In this way, sober living homes provide a unique balance of supportive structure and discipline while also allowing residents to get back to a normal life. When a home is well-run, these two key elements of sober living work to feed each other and create a positive feedback loop in which sobriety, healthy living, productivity, and communal support are continually renewed.


Different sober living homes offer different hierarchical structures and use different leadership models. In order to maintain the sanctity of a sober living house, strong leadership is often required alongside communal involvement. In certain cases, live-in house leaders (or a house manager) will be in place to ensure that all household members follow the rules and guidelines and maintain a good path towards sobriety. These leaders are usually individuals who are recovered addicts with past experience living as a member of a sober living home. In other cases, house leaders are people who have never struggled with addiction themselves but have received professional training and are qualified to take on the challenges of facilitating a sober living home.

In other homes, every individual living in the house will be a recovering addict. In these cases, leadership is designated based on seniority. New residents are ‘at the bottom of the totem pole,’ so to speak. They are often subject to much stricter rules and guidelines and are required to take on a bigger portion of house chores. New members have little freedom when it comes to spending time outside the home or having guests over. While this may sound unpleasant, this phase is often quite necessary for newer members and allows them to get accustomed to the home while still having the structure needed to maintain sobriety. As residents achieve seniority in the house, they gain access to more freedoms and their responsibilities gradually switch from household chores to organizational and leadership duties. Senior members of a sober living home may even be responsible for facilitating group meetings and delegating chores to other members.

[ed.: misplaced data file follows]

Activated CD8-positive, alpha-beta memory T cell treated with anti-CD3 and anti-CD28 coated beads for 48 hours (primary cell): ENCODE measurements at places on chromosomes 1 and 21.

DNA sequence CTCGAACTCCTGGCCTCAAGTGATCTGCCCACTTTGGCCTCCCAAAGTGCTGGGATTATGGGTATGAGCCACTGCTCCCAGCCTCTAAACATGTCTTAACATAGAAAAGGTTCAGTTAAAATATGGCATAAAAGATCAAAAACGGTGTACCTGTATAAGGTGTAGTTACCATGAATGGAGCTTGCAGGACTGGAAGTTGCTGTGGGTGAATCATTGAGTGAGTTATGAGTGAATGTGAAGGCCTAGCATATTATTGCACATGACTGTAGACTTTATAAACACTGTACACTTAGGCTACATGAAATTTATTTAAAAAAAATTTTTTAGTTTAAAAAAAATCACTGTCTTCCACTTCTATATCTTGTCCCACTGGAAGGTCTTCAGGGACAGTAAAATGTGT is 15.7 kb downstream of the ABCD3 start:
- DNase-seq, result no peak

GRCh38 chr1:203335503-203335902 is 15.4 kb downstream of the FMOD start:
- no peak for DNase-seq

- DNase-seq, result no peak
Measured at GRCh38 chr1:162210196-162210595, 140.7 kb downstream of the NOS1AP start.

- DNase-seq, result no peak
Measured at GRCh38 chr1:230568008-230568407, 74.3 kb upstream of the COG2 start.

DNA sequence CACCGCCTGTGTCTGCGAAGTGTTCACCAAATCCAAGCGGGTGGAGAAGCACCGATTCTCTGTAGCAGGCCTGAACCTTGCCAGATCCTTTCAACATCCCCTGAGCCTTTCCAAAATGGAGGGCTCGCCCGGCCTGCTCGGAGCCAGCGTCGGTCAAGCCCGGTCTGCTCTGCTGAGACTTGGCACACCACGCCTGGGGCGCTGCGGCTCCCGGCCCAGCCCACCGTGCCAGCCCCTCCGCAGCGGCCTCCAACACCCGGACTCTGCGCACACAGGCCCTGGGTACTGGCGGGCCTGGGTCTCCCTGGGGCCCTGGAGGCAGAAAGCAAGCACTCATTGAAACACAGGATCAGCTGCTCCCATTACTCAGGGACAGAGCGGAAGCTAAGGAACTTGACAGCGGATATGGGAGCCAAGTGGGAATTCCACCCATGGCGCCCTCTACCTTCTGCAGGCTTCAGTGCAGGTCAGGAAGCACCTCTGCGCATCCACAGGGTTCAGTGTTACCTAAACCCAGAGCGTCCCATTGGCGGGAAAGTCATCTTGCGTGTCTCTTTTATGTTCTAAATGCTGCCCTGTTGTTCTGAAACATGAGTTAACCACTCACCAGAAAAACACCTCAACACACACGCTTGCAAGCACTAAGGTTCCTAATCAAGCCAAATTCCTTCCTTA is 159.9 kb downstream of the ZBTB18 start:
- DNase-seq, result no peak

So, Why Live Sober?

Now that you are well acquainted with what a sober living home is and what living sober specifically entails, you may have some reservations about the idea. Since sober living homes are usually privately run entities, residents enter the household contract on their own accord. Why would a recovering addict who has recently been granted the freedom to return to their normal life choose an environment with rules, structure, strong leadership, and peers who share the struggle of abstaining from drugs and alcohol? The answer is simple: You will choose a sober living home because you are serious about staying sober, and you want to set yourself up for success and long-term sobriety.

While sober living homes present many challenges, these hurdles are only in place to help residents succeed in maintaining their sobriety. With a strong community in place to help each member of the household win their battle with addiction, incredible change can occur on an individual and household level. Not only do sober living homes provide a great environment and home base for abstaining, they additionally give residents enough freedom to gradually get accustomed to returning to a normal sober life.

When executed correctly, the sober living model has been proven time and time again to be extremely effective in reintegrating recovering addicts. The benefits of sober living have the potential to save your life, but not without your willingness to succeed and openness to structure. There are sober living models tailored to fit specific needs, lifestyles, and levels of addiction.

Questions and hesitations regarding the cost of sober living housing are common. Our related articles “How Much Do Sober Living Homes Cost?” and “Is Sober Living Covered by Insurance?” and provide all the information you need to find out affordable ways to live in a sober living home. Do not hesitate to look into options available and contact Haven House or your local addiction support center if you feel that sober living could be a good fit for you!